Metal door jamb with precut whole for a strike plate. Note that since the frame is hollow wiring can be run through it fairly easily.
Wood door jamb with traditional strike plate installed. This needs to be removed, and a large well cut out for the electric strike.

Something to note when installing an electric strike particularly into a wooden frame. Since the device will have some amount of power running through it, it can generate heat. If you are installing into a wooden frame door then you will need to check with the appropriate authority about fire safety concerns. While installing the strike keep in mind what you are going to need to do with the wires. You need to run wires from the power supply to the strike and from the relay to the strike.

The layout for the setup is as follows:

Electricstrike.jpg

Software

We want the program to have the following structure:

Gliffyflowchart.png

There are several cases for the software for this project. They are as follows:

Case Access Method Unlock Method
1 RFID Electric Strike
2 RFID Motorized Deadbolt
3 Keypad Electric Strike
4 Keypad Motorized Deadbolt

For case 1, we need to have code that checks RFID tag events against a list or database of accepted tags and if the tag is a recognized tag, switch power on to the electric strike.

rfid.addTagGainListener(new TagGainListener()
{
	public void tagGained(TagGainEvent oe)
	{
		String line = null;
		try{
			reader = new Scanner(inFile); // set the scanner to read in from the appropriate file
		}
		catch(Exception e){}
		while(reader.hasNextLine()){  // read through the entire file
			try{
				line = reader.nextLine(); //read in the current tag data
				if(line.equals(oe.toString())){ //does the active tag match this entry?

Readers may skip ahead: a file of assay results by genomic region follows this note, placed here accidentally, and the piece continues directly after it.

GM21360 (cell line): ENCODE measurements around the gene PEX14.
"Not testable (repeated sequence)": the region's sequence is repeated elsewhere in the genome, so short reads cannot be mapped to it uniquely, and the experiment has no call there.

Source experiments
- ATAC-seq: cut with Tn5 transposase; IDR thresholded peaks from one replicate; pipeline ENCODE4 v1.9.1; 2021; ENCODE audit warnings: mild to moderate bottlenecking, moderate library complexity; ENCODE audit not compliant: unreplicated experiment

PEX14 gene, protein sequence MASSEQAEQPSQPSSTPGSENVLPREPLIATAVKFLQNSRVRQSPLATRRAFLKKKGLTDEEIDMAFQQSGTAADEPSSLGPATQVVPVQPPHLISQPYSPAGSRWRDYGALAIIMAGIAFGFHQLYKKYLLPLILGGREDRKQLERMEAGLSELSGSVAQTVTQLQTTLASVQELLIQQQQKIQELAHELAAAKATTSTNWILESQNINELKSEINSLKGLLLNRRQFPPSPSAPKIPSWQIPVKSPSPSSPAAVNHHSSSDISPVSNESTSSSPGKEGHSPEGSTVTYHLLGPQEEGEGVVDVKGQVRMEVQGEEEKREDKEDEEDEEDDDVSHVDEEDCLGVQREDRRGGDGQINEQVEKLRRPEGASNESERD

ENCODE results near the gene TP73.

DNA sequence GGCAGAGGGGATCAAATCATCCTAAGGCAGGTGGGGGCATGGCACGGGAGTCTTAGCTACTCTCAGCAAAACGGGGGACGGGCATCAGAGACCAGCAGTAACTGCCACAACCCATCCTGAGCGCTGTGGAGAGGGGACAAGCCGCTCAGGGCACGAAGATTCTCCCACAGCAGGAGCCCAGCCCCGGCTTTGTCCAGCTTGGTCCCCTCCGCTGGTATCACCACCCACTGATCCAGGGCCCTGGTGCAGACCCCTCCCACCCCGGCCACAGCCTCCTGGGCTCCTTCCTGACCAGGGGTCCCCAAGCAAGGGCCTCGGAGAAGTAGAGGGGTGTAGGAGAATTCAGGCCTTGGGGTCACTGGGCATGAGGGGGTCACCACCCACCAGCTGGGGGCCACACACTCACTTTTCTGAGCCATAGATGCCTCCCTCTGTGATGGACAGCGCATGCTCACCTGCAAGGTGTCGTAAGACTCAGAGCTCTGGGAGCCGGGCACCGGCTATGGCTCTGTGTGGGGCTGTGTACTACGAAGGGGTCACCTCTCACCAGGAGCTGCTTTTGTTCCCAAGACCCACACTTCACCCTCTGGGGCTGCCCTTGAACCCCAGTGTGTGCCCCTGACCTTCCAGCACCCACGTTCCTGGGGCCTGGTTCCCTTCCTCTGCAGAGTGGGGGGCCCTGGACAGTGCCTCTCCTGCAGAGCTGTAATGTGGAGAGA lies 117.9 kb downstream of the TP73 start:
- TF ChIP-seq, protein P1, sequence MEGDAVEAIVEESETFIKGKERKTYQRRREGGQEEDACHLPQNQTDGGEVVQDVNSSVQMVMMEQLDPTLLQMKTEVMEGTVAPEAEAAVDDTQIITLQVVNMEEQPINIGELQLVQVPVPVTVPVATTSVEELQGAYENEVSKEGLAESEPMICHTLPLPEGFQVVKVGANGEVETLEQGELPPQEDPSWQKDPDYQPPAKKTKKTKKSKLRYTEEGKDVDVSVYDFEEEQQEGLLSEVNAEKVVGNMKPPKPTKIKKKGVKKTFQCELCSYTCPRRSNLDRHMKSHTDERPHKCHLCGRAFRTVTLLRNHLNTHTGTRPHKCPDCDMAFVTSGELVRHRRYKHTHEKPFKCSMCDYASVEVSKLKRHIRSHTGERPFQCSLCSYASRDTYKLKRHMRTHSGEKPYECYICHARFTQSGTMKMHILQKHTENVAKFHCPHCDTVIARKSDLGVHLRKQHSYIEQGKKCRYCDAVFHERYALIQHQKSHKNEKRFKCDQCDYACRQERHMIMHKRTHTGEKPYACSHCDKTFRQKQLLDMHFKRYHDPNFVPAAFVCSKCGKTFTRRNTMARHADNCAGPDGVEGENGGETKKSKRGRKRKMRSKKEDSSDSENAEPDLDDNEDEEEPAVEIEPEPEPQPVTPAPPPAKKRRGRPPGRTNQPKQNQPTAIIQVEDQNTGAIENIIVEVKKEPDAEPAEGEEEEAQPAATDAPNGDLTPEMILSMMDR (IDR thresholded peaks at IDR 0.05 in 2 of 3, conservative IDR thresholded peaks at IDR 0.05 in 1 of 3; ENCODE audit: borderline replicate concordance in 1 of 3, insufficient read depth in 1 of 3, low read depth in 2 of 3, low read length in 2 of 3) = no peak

ik.setOutputState(0,true); //if so activate the relay.
				}	
			}
			catch(Exception e){}	
		}
		reader.close();
	}
});

Where inFile is a File object set to the file in which the tag data is stored. The data can be read into a file off line prior to installing, or at will with the push of a button or the swipe of a master tag etc... depending on what you prefer. You can download the full file here. Note that this code has a mechanism for reading tags into a file though in practice you would want this system to be a bit more robust. Perhaps by using a database of some kind. This way you could also log who specifically was accessing the door etc...

In case 2, the code will look almost the same except instead of

ik.setOutputState(0,true);

We need to set the motor to the correct position for the unlocked state:

servo.setPosition(0, DOORUNLOCKED);

The door's locked and unlocked positions can be determined experimentally once the assembly has been installed. The full code can be downloaded here. In this code the settings for DOORLOCKED and DOORUNLOCKED are arbitrary and will not have much bearing on the finished product.

Case 3 involves a number sequence detection algorithm. The length of the input sequence is arbitrary. The interface kit input change handler should look something like this:

ik.addInputChangeListener(new InputChangeListener() {
	public void inputChanged(InputChangeEvent oe) {
		if(oe.getState() == false) //we want to ignore the changes that occur from depressing a button
			return;
		
		keyCode = keyCode + oe.getIndex(); //append new entry to current attempt
		index++; //increment place marker

		if(keyCode.equals(UNLOCK)){ //if the attempt = the accepted answer
			try{
				ik.setOutputState(0,true); //unlock
				Thread.sleep(2000); //pause for opening
				ik.setOutputState(0,false); //relock
				keyCode = ""; //reset the current attempt to blank
			}
			catch(Exception e){}
		}
		if(index ==4){ //if the current attempt has reached the 4 digit limit, reset.
			index = 0;
			keyCode = "";
		}
	}
});

Where UNLOCK is whatever (in this case 4 digit long) sequence of numbers you choose. The rest of the file is available here.

Case 4 is almost exactly the same as 3, except that once again we must replace the ik.setOutputState line with code that moves the motor. Refer to case 2 for more on this.